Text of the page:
Readers' comments (11)

  • A bit late in the day to wake up to this, isn't it

    If tenants arbitrage their homes by exploiting the difference between social and market rents, a practice threatened with criminal sanction, then it's odds-on that the social landlord will also see the same opportunity.

    And social landlords are at it. The recent report on the future of Lambeth's housing stock reveal rather than RTB being the major source of stock loss by far the greater contributor - 132 last year - was authority-sanctioned sales.

    The former NAO in various reports warned that authorities dressing up the proceeds of sales as used for reinvestment were often using the money to prop up incompetent and inefficient operating structures.

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  • Perhaps some thought along these lines for Right to Buy tenants would be in order? Social tenants are able to purchase at a discount and then sell their homes on the open market, surely this is also an abuse of social housing. I'm sure there will be those that disagree, but can private tenants purchase at a discount?

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  • Brian C Kent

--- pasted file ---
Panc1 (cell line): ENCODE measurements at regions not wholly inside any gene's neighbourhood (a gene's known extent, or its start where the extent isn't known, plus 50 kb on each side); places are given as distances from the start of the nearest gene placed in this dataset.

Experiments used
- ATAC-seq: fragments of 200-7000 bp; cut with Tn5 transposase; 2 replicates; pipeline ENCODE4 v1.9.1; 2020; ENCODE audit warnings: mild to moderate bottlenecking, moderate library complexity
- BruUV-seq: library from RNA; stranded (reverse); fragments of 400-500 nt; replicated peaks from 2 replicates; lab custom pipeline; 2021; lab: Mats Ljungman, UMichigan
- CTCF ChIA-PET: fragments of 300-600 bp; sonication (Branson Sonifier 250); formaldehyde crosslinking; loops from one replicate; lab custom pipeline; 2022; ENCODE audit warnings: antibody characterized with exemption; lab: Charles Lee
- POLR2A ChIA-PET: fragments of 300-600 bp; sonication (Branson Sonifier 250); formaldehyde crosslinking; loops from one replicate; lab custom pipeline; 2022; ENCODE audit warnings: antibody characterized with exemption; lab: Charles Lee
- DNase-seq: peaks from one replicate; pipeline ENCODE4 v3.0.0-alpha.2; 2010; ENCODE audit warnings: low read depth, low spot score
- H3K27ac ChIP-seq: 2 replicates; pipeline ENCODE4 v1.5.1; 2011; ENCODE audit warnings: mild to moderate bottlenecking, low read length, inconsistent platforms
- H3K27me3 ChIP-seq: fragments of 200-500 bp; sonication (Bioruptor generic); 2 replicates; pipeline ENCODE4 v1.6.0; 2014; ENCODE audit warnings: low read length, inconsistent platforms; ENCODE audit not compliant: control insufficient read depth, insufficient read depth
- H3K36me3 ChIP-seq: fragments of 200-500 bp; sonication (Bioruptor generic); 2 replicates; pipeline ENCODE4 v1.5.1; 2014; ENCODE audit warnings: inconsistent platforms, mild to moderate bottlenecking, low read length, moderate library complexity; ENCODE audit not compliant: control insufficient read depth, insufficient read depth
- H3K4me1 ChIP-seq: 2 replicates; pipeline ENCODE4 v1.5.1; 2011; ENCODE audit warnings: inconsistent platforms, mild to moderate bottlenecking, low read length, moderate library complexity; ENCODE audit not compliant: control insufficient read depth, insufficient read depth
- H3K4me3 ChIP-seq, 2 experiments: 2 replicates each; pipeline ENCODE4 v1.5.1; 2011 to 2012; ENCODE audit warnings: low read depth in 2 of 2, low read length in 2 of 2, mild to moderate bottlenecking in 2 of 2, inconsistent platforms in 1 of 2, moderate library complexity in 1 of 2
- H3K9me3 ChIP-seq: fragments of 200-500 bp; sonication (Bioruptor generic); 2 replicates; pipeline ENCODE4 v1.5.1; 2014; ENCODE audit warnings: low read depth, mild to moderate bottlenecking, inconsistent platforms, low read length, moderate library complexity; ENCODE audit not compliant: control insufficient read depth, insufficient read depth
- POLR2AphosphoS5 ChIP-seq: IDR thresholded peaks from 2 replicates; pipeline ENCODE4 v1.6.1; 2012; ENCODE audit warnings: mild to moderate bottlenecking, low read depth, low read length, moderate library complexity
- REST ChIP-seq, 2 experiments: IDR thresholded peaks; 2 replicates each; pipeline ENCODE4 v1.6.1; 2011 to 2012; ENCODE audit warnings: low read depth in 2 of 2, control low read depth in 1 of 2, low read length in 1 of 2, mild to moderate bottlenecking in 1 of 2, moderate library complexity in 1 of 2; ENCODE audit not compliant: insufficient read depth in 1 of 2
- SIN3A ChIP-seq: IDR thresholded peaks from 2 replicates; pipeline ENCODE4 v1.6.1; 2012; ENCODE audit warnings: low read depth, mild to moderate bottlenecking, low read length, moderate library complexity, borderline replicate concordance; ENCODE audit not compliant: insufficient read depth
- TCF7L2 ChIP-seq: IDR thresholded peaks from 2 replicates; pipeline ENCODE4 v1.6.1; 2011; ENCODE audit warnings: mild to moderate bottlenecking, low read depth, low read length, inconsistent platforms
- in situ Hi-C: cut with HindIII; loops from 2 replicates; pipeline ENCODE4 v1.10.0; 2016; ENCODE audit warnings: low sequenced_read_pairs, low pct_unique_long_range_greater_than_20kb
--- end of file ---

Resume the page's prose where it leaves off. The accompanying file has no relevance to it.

Steve Woods | 26/10/2012 10:14 am

    I agree with your comment re RTB.

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  • i think you are trying to apply the same criteria for a corporate being and a tenant...they are two separate entities and the tenant does not asset strip their home which is the objective of this new initiative. however these new commercial landlords will reduce social housing to the same appalling private sec r or accommod s tion by neglecting their repairing obligations and pushing rents to an unaffordable level for current social housing tenants, many of whom work. what guarantees will there be against this?

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  • Perhaps local councils should be looked at too! Instead of sending empty valuable housing stock to Auctions they should be offered to tenants who have the RTB but their own property is not suitable!!! How about operating a Local Authority Estate Agency whereby councils can sell their empty stock at a discount to tenants (renting) thus in turn freeing up properties to move people on housing list! Simple and effective!

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  • Nicole M

    Evamou,

    There is a difference between local councils and private companies... if the local council 'asset strips' it will be reinvesting the money in the community. Yes, you could argue that the councils don't spend their money wisely, but none of it is profit for shareholders etc.